Review Shorter v. Drury, as well as the case notes that follow. Religious beliefs have profound impact on all facets of life including those involving choice of medical treatment. Some religions disallow medical procedures and treatments that they believe are inherently sinful and/or implicitly or expressly forbidden. Depending upon the particular situation and the particular prohibition, refusal to allow such a procedure could result in the direct harm or death of the patient.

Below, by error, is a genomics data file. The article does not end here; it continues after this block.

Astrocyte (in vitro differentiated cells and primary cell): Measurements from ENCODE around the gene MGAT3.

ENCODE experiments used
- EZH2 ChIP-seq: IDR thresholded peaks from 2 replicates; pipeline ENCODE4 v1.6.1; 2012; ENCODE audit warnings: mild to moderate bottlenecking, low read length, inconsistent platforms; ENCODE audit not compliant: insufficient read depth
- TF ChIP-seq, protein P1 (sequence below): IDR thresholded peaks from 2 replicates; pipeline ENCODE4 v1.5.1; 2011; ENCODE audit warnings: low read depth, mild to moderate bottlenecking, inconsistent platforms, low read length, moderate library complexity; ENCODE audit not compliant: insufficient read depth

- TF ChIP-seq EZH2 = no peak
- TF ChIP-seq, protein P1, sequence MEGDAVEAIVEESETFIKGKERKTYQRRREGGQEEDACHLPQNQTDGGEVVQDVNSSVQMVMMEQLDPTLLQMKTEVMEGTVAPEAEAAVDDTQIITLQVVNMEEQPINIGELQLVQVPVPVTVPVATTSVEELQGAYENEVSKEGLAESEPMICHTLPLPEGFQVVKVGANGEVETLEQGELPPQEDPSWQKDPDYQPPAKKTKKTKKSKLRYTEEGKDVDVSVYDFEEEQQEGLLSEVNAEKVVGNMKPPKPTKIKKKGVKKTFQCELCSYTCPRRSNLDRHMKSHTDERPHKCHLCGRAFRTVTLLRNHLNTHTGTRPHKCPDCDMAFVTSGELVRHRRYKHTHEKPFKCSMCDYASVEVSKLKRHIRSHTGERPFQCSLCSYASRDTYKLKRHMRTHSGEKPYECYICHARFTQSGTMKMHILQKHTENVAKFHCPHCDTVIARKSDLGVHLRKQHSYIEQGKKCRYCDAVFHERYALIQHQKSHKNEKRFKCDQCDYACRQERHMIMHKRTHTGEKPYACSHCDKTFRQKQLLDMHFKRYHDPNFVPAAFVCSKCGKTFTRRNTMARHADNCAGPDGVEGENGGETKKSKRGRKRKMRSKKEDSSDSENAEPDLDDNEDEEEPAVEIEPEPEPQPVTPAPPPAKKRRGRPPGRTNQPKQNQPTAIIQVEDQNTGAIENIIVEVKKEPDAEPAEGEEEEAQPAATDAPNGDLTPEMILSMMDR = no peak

Adult patients may not be coerced into accepting a medical treatment that they find morally wrong. Indeed, adult patients may refuse a treatment for ANY reason, good or bad, that they find objectionable. However, with CHILDREN, the law takes a different tack. Regardless of religious belief, or any other type of belief, parents may NOT deny their children medically necessary care that must be rendered in order to preserve the life of the child, including such care as receiving blood products in surgery and delivery of critical medications in a life and death scenario. As with all issues that involve the limitation of what is perceived of as a fundamental individual right, these laws constraining parent’s decision-making powers are controversial. Children’s advocates hold that no child should be made vulnerable to a parent’s treatment limitation that could harm the child or result in the child’s premature death. Advocates of parenting rights include the absolute right to decide medical care for children as simply one of numerous and varied other rights that are justly reserved for the parent. Where do you stand on this issue? If a parent’s decision to withhold a particular treatment for a child may result in serious harm to the child, should society become involved and supersede the decision of the parent?
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